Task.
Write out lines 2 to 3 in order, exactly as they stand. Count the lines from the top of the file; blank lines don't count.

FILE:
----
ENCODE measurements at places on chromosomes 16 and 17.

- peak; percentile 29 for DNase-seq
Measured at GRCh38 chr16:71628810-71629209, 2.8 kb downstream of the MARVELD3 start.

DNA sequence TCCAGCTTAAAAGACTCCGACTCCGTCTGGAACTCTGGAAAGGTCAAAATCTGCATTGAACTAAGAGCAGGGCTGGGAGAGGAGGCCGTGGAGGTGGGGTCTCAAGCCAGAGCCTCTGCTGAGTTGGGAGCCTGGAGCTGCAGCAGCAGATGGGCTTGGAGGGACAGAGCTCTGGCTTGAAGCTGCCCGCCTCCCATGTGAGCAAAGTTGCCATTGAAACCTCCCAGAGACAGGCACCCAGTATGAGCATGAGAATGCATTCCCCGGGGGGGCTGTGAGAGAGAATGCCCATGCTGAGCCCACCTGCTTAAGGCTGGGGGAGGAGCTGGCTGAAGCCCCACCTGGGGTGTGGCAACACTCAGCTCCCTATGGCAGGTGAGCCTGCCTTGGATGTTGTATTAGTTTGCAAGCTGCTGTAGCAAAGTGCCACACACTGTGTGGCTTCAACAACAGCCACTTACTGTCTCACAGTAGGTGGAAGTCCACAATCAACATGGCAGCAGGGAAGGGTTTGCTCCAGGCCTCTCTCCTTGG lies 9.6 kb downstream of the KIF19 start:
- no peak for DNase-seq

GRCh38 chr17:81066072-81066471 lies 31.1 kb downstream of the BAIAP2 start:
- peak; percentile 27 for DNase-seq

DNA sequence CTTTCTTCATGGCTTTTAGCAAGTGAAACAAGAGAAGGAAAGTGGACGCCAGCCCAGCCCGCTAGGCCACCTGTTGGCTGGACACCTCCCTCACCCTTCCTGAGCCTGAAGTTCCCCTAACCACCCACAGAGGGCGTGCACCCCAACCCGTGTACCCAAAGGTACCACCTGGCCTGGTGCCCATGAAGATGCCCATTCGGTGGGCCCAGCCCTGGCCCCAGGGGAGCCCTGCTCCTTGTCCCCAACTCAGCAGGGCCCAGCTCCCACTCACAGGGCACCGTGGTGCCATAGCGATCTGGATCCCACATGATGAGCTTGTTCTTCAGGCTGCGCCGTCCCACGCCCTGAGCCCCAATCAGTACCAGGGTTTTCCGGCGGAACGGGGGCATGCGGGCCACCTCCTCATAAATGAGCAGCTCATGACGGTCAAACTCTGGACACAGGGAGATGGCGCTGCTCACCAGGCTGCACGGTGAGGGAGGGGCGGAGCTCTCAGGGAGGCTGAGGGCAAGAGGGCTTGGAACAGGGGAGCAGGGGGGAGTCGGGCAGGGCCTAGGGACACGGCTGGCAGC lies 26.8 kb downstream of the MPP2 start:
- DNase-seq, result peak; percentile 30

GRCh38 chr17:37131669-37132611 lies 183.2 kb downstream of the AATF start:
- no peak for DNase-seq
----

- peak; percentile 29 for DNase-seq
Measured at GRCh38 chr16:71628810-71629209, 2.8 kb downstream of the MARVELD3 start.